By Mark Klaas
Valley Freeway, meet I-405.
Two of Puget Sound’s most congested highways could meet halfway in a bid to alleviate regional traffic trauma.
So hope state transportation and legislative leaders.
Different in personality but similar in function, more rural State Route 167 and more urbanized Interstate 405 hold a critical, direct link in whether the state ultimately can create a 50-mile-long “I-5 alternative” for commuters all too familiar with workday gridlock.
The Washington Department of Transportation is conducting an I-405 and SR 167 Eastside Corridor Tolling Study – a phase-by-phase, option-by-option inquiry to determine if a vastly enhanced north-south freeway alternative is possible in the years ahead.
Auburn’s Senior Activity Center recently staged a WSDOT open house/discussion session with the public. Few attended, but many officials hope the campaign will catch on. Comments will be included in a report to Gov. Chris Gregoire and the Legislature in January.
“People want a choice,” said Denise Cieri, WSDOT engineer and deputy project manager. “The biggest challenge is getting people educated on what the benefits would be.”
The study seeks public input to determine if east can meet south, buoyed by a smoother I-405/SR 167 connection, additional express toll lanes and other time-saving means to serve commuters.
In these difficult economic times, it is a daunting attempt to explain the benefits of a creative, yet expensive “I-5 II.”
The big question in all of this is: Who will pay for it?
Options include raising the federal gas tax, utilizing toll revenue and securing federal funding.
“We’re trying to leverage any money that’s available,” said Janet Matkin, WSDOT spokesperson. “It’s a good plan. It’s finding the funding to implement it.”
To make it possible, the WSDOT wants to pay for the project carefully by introducing it step by step.
Some Auburnites, however, remain skeptical.
“If they put in a toll, what convinces me they won’t raise it?” said one woman.
The I-405 Corridor Program would involve more than 150 individual, coordinated projects to relieve congestion and improve mobility for motorists, transit and freight users along the freeway’s 30-mile length. The master plan for repairing snarled I-405 traffic includes many transportation modes, adding up to two new lanes each direction to I-405, a corridor-wide bus rapid transit line and increased local transit service. It will fix bottlenecks such as the SR 167/I-405 interchange mess, improve major arterials, expand transit centers and add about 1,700 new vanpools and more than 5,000 park-and-ride spaces.
“The connectivity to 167 is a key expansion puzzle piece,” Cieri said.
The Valley Freeway is a major player in all this, and Auburn stands to gain. The project aims to improve safety and relieve congestion on 27 miles of SR 167 between Renton and Puyallup.
Do nothing and traffic promises to worsen.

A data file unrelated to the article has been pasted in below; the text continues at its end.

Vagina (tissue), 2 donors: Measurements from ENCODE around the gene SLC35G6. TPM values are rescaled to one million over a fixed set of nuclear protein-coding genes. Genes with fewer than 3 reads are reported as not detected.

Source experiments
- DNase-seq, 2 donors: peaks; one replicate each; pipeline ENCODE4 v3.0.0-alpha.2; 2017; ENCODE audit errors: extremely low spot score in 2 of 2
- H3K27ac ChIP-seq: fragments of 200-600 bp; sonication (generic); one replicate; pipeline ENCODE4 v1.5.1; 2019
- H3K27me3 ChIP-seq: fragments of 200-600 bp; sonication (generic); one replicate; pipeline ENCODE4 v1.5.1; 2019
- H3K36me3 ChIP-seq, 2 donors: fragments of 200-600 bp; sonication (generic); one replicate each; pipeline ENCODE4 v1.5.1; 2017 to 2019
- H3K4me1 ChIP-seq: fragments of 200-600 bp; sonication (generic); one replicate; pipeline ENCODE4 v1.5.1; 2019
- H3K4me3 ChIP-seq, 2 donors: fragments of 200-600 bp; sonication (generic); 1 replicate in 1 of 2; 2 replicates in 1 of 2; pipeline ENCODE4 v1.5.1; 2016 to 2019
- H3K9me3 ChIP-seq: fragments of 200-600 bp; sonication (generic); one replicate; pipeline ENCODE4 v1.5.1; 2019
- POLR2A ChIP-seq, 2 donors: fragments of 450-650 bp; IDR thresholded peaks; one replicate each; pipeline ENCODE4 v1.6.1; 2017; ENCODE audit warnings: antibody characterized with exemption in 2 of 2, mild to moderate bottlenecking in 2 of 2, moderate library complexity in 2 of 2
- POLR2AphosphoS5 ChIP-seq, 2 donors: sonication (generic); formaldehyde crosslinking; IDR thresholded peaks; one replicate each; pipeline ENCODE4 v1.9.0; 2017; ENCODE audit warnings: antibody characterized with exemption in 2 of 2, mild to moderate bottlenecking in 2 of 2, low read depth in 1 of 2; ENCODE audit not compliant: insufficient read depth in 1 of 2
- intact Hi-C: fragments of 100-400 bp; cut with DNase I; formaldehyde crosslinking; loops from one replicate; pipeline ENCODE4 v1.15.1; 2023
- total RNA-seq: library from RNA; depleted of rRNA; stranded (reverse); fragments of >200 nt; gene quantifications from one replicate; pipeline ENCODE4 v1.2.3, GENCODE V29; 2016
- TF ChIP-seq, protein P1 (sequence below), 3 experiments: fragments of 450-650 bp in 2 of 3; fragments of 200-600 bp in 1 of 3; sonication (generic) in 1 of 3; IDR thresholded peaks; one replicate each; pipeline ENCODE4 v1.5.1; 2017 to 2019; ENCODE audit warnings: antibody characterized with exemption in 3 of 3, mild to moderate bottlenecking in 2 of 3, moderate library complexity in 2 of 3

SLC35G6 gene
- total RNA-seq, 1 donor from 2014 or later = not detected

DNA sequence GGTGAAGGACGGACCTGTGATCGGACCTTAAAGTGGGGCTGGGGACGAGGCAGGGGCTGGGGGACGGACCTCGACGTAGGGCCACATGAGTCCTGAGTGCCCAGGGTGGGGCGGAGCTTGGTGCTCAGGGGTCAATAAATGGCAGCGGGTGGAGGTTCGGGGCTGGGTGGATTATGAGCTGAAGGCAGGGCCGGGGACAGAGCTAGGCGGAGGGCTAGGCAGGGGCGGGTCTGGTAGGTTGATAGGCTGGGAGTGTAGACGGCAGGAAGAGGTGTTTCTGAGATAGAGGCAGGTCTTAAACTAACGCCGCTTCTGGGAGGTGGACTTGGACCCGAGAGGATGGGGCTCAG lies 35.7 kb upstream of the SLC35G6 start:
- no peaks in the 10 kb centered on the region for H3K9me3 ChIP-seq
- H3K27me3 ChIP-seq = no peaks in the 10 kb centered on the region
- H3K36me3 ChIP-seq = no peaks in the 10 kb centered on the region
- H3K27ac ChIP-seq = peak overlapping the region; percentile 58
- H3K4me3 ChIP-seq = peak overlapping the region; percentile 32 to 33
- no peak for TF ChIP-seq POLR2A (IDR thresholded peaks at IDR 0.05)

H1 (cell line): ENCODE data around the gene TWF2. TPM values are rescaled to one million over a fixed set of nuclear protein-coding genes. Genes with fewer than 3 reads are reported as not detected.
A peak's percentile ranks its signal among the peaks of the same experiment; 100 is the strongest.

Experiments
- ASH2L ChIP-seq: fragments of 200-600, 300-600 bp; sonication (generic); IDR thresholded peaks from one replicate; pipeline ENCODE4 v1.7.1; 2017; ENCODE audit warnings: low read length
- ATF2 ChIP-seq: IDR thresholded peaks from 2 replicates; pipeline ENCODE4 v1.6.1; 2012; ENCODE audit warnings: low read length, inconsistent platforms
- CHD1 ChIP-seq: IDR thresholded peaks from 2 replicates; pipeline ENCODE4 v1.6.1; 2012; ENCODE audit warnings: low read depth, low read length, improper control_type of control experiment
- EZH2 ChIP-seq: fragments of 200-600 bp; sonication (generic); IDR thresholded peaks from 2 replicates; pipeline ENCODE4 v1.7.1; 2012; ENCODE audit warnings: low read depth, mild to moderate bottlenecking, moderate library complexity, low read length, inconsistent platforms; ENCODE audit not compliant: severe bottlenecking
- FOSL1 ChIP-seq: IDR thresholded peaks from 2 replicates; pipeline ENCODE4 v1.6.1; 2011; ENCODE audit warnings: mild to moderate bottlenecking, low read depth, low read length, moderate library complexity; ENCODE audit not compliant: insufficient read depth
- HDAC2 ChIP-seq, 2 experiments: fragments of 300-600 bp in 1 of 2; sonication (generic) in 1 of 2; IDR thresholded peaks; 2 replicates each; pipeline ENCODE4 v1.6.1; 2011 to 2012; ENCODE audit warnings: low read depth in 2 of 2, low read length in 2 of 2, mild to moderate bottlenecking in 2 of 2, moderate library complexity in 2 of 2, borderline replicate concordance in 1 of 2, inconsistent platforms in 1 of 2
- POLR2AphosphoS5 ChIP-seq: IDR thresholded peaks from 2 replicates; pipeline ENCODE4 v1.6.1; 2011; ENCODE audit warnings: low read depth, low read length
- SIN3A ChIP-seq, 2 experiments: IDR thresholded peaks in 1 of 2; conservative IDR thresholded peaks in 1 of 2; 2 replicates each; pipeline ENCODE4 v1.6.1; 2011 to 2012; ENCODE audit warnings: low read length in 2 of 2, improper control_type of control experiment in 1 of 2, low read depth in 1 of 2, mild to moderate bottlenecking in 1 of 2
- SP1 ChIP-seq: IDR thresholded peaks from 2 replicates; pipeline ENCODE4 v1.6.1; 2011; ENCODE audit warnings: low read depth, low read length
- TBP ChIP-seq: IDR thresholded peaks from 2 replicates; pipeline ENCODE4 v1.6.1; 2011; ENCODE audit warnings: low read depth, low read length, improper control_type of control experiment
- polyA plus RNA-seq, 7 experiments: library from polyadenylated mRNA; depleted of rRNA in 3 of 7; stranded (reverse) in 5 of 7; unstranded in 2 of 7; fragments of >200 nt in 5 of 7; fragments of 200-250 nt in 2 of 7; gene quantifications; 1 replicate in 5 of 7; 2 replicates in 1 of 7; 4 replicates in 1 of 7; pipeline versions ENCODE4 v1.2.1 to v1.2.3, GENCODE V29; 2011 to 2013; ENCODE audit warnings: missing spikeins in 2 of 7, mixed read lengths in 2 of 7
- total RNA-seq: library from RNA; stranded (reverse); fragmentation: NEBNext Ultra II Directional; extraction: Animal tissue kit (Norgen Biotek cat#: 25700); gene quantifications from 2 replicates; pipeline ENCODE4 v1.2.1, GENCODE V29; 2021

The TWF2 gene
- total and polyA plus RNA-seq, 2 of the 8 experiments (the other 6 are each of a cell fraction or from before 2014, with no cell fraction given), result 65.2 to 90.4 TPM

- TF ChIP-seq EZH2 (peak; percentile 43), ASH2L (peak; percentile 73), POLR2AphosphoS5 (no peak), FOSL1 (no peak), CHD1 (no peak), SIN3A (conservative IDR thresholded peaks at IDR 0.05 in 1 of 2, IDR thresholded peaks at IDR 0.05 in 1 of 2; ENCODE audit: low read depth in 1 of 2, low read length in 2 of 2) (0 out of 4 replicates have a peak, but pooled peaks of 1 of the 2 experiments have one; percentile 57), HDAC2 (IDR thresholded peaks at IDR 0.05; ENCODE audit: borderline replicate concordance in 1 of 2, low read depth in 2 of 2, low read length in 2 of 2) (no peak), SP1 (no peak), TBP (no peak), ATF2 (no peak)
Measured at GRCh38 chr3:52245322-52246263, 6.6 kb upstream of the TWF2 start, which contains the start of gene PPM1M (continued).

In the Green River Valley, the population grew by 68 percent 1980 and 2000, and is projected to grow another 39 percent by 2030, according to WSDOT numbers. Employment nearly doubled between 1980 and 2000 with growth projections of another 50 percent in 20 years. This could mean another 90,000 jobs in the Valley by the year 2030, which is good news. Increasing development, however, often brings more bumpers and exhaust pipes.
A corridor that carried 15,000 vehicles per day in 1970 now carries 120,000 vehicles on a busy weekday. Without future investments, southbound travel time on the corridor could zoom from an average of 20 minutes to more than an hour by 2030.
For now, transportation officials are considering the addition of up to two express toll lanes that would connect with existing high occupancy toll, or HOT lanes, on state Route 167.
A nine-mile stretch along Auburn has served as a mildly successful pilot project for WSDOT. During peak hours, more commuters are using HOT lanes where drivers pay on average of a dollar to use the lanes, even if driving alone, to save an average of 10 minutes on a commute.
State officials say traffic flow on the general purpose lanes of SR 167 has improved as a result of the HOT lanes project.
If approved, phase one would turn existing carpool lanes on sections of I-405 into HOT lanes.
Officials said in years to come, if funding is available, there could be a 50-mile HOT lane corridor running from Puyallup in the south to Lynnwood in the north.
The plan is worth a close look and consideration.
Seattle-Tacoma is not Southern California, where freeway options abound. Nationally, more cities are resorting to tolls to build and maintain freeway systems.
Perhaps it might be time for this region to face the music and consider such an alternative.
Note: The public can take an online project survey.
Auburn Reporter Editor Mark Klaas can be reached at firstname.lastname@example.org.